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Preface and Chapter 1 Summary

Michael Lewis explains in his preface that he wrote Moneyball because he fell in love with a story about

a small group of undervalued professional baseball players and executives, many of whom had been rejected as unfit for the big leagues, who had turned themselves into one of the most successful franchises in Major League Baseball.

However, the idea for the story formed when Lewis noticed that the Oakland Athletics (the A's) were winning a lot of baseball games, even though they were one of the poorest teams in baseball.

The A's were not physically or athletically inferior to other teams; instead, they were at a financial disadvantage. The New York Yankees, for example, had a payroll of $126 million in 2002. Just a decade before, the New York Mets had the highest payroll in the league at $44 million. Although it seemed like money buys wins, Lewis notes that some high payroll teams have nevertheless failed to win. Oakland, meanwhile, had won more regular seasons games than every other team but the Atlanta Braves, in spite of having the second lowest payroll in the league. The A’s general manager, Billy Beane, realized that he would never have as much money as the Yankees, so he began to look for “inefficiencies in the game.” He had his staff investigate the market price for undervalued skills such as "foot speed," and they began recruiting bargain players with those skill sets. They achieved great success. Before long, bigger market teams like the Red Sox began reinventing their organization in the image of Beane’s A’s, establishing Beane's reputation as one of baseball's great modern innovators. What, however, made Beane reevaluate player selection in the first place?

In the opening chapter, “The Curse of Talent,” Lewis explains how scouts have traditionally searched for talent in their prospects. He begins in San Diego in 1980 where managers from several teams were evaluating five especially promising prospects. One of the prospects was a young Billy Beane. Scouting had recently taken on greater significance because “professional baseball players had been granted free agency by a court of law,” and players’ salaries subsequently tripled. The scouts carried a checklist as they look for a player’s “tools.” The five tools were: ability to run, throw, field, hit, and hit “with power.” The five prospects were asked to run, and Billy Beane “flat-out smoked” the others, astonishing the managers.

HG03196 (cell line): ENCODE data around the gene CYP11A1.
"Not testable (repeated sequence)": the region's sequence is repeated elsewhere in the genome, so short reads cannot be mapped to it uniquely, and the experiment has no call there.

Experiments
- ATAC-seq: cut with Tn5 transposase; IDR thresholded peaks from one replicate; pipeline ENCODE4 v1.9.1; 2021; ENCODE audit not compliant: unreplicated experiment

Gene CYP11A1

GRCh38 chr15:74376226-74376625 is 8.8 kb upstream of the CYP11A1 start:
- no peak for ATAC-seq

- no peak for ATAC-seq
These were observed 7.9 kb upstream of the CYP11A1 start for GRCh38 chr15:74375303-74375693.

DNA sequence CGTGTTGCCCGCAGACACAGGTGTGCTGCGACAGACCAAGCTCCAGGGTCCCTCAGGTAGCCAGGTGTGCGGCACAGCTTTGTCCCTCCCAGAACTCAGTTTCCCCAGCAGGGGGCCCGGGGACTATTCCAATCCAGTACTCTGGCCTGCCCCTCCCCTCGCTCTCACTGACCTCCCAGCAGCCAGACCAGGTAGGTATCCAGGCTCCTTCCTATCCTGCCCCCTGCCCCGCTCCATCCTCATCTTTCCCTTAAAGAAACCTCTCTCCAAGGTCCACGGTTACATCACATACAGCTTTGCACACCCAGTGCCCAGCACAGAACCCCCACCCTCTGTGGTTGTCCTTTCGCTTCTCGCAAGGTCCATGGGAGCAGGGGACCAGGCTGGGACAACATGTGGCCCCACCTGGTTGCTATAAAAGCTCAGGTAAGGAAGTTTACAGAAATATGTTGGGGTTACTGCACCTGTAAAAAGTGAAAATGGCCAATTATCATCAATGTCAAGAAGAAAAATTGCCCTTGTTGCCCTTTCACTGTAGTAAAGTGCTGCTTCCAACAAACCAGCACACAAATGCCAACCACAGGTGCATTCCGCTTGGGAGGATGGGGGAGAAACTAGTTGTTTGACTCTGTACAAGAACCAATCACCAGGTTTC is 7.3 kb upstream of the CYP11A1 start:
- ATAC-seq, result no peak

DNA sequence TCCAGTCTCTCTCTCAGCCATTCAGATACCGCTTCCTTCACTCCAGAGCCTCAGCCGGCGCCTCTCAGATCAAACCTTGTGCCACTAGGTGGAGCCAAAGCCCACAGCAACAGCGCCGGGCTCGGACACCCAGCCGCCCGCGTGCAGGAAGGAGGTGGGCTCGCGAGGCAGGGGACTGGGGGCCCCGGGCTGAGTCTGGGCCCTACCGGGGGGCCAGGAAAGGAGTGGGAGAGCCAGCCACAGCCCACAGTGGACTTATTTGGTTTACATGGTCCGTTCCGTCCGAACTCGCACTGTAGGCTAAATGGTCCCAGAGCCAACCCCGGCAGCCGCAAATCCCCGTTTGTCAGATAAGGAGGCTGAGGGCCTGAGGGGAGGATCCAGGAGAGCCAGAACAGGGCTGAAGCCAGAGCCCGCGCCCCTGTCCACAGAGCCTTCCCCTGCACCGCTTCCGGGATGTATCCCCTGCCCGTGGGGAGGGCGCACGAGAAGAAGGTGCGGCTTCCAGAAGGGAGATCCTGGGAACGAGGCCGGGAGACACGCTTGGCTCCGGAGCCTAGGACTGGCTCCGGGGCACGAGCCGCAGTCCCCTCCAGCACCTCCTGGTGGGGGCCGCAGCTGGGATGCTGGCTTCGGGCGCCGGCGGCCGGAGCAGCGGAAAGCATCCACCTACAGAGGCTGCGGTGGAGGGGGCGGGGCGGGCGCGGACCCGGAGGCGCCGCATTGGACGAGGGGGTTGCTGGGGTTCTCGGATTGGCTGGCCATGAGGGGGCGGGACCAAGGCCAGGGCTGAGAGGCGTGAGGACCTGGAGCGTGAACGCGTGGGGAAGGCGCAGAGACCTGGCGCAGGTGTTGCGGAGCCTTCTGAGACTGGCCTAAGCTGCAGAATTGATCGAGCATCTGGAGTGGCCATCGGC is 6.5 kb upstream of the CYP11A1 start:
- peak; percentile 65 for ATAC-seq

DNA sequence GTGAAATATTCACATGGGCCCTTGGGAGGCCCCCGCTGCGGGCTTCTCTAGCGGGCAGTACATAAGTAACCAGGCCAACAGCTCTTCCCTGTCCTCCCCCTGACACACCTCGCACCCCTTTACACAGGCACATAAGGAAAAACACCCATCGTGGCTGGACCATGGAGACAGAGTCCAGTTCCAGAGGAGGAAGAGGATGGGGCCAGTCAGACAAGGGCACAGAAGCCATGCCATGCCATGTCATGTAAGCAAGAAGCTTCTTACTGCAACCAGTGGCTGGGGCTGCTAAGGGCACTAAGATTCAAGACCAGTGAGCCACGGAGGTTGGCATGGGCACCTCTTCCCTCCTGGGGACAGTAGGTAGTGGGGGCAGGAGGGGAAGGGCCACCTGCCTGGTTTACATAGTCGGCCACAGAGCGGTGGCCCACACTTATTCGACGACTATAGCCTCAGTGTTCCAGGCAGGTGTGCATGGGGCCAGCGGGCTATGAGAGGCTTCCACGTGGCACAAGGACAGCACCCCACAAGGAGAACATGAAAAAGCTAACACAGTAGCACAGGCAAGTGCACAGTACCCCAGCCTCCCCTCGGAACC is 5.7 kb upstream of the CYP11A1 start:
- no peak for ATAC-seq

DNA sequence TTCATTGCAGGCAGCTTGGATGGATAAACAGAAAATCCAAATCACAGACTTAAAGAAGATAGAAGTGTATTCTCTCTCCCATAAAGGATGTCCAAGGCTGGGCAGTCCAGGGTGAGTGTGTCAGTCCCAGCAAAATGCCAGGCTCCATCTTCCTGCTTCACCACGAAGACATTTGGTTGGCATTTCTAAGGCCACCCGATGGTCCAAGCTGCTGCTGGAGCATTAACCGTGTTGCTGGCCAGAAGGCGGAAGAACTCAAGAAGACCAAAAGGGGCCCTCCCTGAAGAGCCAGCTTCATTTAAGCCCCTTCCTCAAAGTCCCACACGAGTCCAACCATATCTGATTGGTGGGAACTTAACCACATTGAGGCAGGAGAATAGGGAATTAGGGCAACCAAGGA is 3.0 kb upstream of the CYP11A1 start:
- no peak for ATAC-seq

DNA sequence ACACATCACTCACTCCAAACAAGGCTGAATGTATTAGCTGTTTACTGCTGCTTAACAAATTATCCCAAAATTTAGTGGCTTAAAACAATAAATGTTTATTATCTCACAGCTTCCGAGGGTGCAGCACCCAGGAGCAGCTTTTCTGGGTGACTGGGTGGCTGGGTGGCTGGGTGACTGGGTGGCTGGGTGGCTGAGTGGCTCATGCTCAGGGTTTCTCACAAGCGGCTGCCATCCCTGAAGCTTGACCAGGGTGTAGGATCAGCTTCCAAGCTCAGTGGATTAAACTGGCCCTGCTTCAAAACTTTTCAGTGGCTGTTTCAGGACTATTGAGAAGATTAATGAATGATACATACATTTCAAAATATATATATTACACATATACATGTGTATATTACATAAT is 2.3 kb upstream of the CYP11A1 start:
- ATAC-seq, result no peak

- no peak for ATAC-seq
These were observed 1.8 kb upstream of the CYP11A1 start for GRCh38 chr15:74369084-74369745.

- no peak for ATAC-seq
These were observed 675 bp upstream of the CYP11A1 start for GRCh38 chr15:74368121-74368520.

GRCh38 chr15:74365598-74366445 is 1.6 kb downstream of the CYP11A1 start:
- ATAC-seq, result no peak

Beane was also an especially talented pitcher and batter, and he even had “the Good Face.” (Lewis explains that some scouts believed that the structure of a player’s face revealed both his character and his “future in pro ball.”) Beane was a phenomenal athlete, but all the scouts missed several important clues, such as the abrupt drop in Beane’s batting average during his senior year. When he struck out, he would angrily swing his bat into the wall. Lewis suggests that “when things did not go well for Billy on the playing field, a wall came down between him and his talent," and he did not know how to get through it.

Roger Jongewaard, a scout with the New York Mets, was intent on signing Beane even though Beane was determined to go to Stanford on a football and baseball scholarship. However, Beane changed his mind when the scout took Beane to the Met clubhouse to meet major league players. Beane's decision cost him his admission to Stanford and changed his life for the worse when he failed to make the majors:

One day Billy Beane could have been anything; the next he was just another minor league baseball player, and not even a rich one.

Chapter 2 Summary

The second chapter, “How to Find a Ballplayer,” begins over twenty years later. Beane is now the general manager of the Oakland Athletics. Although he has sworn never to make another decision based on money, he is happy to manage money “so long as he was using it on other people, and not having it used on him.” Beane is in a room full of scouts, a group of people...

(The entire section is 7,035 words.)